The research says that parents should avoid taking away activities that boost their child’s confidence, such as sports or clubs. With that being said, it is recommended to tie privileges (like video game time, or time out with friends) to academic processes.
For example, you may say to your child, “when you show me that your homework is completed with a respectful attitude, then you can play video games for 30 minutes.” Try using a “when/then” phrase to boost accountability and tie actions to rewards.
Should I reward for grades?
Here, the answer is a little less clear, but in general, avoid external rewards if you can. I’ve talked to parents who have tried offering their children just about anything and everything for straight A’s, from money to a new car to a trip to Disney World.
But unfortunately, no matter how grandiose the reward, the straight A’s never come. Research tells us that rewarding for grades doesn’t work because it’s too long-term, and students lose steam pretty quickly. Students also need to feel an intrinsic motivation for studying, and providing external rewards tends to extinguish their internal drive (especially when they encounter difficulty).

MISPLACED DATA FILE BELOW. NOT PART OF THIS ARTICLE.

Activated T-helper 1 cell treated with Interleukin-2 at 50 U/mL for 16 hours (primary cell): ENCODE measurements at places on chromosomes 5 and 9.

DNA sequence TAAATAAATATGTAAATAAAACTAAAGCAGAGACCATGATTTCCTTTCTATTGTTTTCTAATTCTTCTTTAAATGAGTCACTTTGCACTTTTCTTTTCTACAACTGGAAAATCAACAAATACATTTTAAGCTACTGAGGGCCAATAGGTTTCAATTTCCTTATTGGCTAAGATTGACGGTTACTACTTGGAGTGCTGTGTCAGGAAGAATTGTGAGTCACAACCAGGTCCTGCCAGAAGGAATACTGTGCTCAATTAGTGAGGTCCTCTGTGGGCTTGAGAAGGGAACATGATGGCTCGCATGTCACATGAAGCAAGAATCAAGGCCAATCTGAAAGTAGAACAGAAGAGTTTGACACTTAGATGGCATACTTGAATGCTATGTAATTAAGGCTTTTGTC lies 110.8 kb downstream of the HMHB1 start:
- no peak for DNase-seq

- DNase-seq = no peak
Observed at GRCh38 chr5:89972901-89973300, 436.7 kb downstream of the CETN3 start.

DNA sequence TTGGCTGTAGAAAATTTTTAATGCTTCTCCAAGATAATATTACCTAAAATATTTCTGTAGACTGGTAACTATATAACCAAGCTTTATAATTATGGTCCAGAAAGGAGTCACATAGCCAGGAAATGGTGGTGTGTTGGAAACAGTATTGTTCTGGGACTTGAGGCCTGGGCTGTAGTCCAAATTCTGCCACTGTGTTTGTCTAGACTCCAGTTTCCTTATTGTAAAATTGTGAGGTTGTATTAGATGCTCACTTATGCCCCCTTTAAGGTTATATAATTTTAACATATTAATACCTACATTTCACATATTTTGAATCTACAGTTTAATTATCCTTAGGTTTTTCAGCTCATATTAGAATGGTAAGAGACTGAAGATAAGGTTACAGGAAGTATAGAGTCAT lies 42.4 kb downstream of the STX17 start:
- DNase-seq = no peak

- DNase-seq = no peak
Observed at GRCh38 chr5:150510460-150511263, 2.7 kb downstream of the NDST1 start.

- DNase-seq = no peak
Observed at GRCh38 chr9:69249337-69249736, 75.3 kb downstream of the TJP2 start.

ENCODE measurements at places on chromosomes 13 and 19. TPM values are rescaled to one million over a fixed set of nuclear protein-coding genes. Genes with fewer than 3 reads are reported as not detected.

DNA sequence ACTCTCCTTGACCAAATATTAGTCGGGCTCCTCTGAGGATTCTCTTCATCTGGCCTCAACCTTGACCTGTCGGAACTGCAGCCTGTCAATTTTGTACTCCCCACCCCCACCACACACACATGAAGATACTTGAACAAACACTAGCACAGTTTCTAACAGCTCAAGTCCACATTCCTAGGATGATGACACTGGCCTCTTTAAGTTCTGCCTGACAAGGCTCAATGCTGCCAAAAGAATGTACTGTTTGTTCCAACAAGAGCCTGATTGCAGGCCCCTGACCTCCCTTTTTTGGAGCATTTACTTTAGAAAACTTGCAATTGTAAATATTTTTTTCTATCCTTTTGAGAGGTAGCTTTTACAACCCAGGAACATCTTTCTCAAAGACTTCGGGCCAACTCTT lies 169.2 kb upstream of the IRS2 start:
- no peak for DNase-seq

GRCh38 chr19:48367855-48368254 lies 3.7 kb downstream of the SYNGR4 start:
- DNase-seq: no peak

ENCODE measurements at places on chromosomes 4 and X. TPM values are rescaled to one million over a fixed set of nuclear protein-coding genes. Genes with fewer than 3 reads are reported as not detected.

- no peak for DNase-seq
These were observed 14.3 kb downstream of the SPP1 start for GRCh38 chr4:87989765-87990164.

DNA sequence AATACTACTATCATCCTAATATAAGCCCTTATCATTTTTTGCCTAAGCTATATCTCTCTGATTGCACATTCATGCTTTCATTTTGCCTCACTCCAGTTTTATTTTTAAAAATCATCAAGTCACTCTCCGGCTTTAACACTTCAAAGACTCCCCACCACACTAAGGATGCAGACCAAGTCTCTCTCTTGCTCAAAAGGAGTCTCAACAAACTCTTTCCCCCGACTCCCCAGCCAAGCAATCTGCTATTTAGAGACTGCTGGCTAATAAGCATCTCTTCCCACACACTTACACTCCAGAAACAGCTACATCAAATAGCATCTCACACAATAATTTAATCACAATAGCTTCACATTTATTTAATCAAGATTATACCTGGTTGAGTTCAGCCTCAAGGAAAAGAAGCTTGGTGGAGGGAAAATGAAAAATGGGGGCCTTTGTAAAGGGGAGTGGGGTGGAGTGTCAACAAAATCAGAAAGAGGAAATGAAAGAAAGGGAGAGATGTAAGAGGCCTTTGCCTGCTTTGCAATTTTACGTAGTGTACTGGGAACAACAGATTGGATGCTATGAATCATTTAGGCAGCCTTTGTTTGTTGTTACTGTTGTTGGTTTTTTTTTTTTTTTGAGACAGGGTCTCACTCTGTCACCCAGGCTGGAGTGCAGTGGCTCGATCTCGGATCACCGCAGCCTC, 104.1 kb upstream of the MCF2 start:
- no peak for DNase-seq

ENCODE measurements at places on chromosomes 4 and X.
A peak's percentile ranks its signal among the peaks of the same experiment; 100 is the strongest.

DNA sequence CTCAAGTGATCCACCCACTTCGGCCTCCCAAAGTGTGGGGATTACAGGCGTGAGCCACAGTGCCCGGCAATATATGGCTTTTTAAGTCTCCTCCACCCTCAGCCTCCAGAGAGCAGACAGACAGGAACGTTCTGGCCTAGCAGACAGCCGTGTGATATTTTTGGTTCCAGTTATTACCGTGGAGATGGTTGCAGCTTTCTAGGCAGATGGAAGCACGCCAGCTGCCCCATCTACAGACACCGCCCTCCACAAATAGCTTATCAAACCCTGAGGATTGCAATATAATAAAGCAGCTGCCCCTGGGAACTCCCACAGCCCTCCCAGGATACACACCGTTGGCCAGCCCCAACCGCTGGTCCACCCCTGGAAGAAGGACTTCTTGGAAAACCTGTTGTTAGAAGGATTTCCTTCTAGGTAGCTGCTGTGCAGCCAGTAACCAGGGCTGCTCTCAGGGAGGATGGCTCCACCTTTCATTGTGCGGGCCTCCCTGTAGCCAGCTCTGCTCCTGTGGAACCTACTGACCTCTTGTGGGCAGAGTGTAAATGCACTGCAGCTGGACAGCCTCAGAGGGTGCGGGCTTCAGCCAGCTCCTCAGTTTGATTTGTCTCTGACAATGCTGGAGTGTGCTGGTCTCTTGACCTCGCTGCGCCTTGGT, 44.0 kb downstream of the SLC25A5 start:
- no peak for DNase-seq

How To Improve: Tips for turning bad grades around
Okay, so now that you’ve taken a step back, and assessed your initial response to your child’s poor performance, not it’s time to talk about how to proceed.
Why is my child getting a bad grade?
Before doing anything else, this is the question to answer, because then we can determine the best steps to take to address the underlying cause.
Students often bring home bad grades for one of two reasons: they don’t understand the content, or they don’t have the ‘soft skills’ necessary to succeed.
There is a third reason this year. Many students are also having a tough time keeping up their grades due to hardships brought on by Covid, including high absence rates. During the 2020-2021 school year, 1 in 5 students in Illinois were classified as chronically absent, and that led to “steep declines in student achievement,” according to the Illinois State Report Card.